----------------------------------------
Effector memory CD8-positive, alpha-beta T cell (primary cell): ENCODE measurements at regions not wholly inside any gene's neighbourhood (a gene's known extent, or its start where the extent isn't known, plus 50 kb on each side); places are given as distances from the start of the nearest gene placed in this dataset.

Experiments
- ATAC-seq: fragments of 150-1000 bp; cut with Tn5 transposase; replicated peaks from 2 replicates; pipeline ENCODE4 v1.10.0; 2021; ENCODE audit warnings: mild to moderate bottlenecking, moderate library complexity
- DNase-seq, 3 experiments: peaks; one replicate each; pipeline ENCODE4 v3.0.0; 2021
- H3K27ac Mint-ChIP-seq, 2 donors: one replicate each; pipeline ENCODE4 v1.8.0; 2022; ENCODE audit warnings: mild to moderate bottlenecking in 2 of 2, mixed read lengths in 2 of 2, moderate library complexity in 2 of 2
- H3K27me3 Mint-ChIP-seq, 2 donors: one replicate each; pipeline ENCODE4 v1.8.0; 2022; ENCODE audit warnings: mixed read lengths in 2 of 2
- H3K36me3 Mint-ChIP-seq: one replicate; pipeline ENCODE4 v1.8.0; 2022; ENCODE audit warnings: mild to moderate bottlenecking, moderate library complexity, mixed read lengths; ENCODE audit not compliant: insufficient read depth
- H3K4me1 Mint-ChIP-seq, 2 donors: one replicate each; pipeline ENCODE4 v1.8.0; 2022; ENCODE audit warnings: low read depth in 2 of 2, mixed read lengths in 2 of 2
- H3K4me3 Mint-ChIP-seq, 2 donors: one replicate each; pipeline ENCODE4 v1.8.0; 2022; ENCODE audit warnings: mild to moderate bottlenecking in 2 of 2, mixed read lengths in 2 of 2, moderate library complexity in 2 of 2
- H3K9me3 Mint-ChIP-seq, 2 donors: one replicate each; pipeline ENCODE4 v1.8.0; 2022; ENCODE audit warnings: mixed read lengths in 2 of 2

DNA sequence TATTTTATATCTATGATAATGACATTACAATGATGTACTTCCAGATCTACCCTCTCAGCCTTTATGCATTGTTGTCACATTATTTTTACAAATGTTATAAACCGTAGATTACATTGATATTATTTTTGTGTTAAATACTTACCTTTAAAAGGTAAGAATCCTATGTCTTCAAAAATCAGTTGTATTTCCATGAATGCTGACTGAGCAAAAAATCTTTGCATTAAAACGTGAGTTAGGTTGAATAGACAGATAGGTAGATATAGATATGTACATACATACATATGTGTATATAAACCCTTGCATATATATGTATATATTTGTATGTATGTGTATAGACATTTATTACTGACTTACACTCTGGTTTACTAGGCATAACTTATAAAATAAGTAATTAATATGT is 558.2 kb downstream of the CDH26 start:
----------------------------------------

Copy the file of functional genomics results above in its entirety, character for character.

Effector memory CD8-positive, alpha-beta T cell (primary cell): ENCODE measurements at regions not wholly inside any gene's neighbourhood (a gene's known extent, or its start where the extent isn't known, plus 50 kb on each side); places are given as distances from the start of the nearest gene placed in this dataset.

Experiments
- ATAC-seq: fragments of 150-1000 bp; cut with Tn5 transposase; replicated peaks from 2 replicates; pipeline ENCODE4 v1.10.0; 2021; ENCODE audit warnings: mild to moderate bottlenecking, moderate library complexity
- DNase-seq, 3 experiments: peaks; one replicate each; pipeline ENCODE4 v3.0.0; 2021
- H3K27ac Mint-ChIP-seq, 2 donors: one replicate each; pipeline ENCODE4 v1.8.0; 2022; ENCODE audit warnings: mild to moderate bottlenecking in 2 of 2, mixed read lengths in 2 of 2, moderate library complexity in 2 of 2
- H3K27me3 Mint-ChIP-seq, 2 donors: one replicate each; pipeline ENCODE4 v1.8.0; 2022; ENCODE audit warnings: mixed read lengths in 2 of 2
- H3K36me3 Mint-ChIP-seq: one replicate; pipeline ENCODE4 v1.8.0; 2022; ENCODE audit warnings: mild to moderate bottlenecking, moderate library complexity, mixed read lengths; ENCODE audit not compliant: insufficient read depth
- H3K4me1 Mint-ChIP-seq, 2 donors: one replicate each; pipeline ENCODE4 v1.8.0; 2022; ENCODE audit warnings: low read depth in 2 of 2, mixed read lengths in 2 of 2
- H3K4me3 Mint-ChIP-seq, 2 donors: one replicate each; pipeline ENCODE4 v1.8.0; 2022; ENCODE audit warnings: mild to moderate bottlenecking in 2 of 2, mixed read lengths in 2 of 2, moderate library complexity in 2 of 2
- H3K9me3 Mint-ChIP-seq, 2 donors: one replicate each; pipeline ENCODE4 v1.8.0; 2022; ENCODE audit warnings: mixed read lengths in 2 of 2

DNA sequence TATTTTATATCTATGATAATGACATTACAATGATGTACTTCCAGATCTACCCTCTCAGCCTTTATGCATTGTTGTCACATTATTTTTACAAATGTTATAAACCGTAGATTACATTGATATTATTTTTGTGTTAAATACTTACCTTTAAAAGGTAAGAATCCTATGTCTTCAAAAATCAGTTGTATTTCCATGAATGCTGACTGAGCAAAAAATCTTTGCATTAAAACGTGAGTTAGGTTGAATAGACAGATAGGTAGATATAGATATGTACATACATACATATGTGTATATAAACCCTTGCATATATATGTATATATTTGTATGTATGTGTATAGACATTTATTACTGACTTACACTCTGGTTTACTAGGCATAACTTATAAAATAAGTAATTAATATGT is 558.2 kb downstream of the CDH26 start: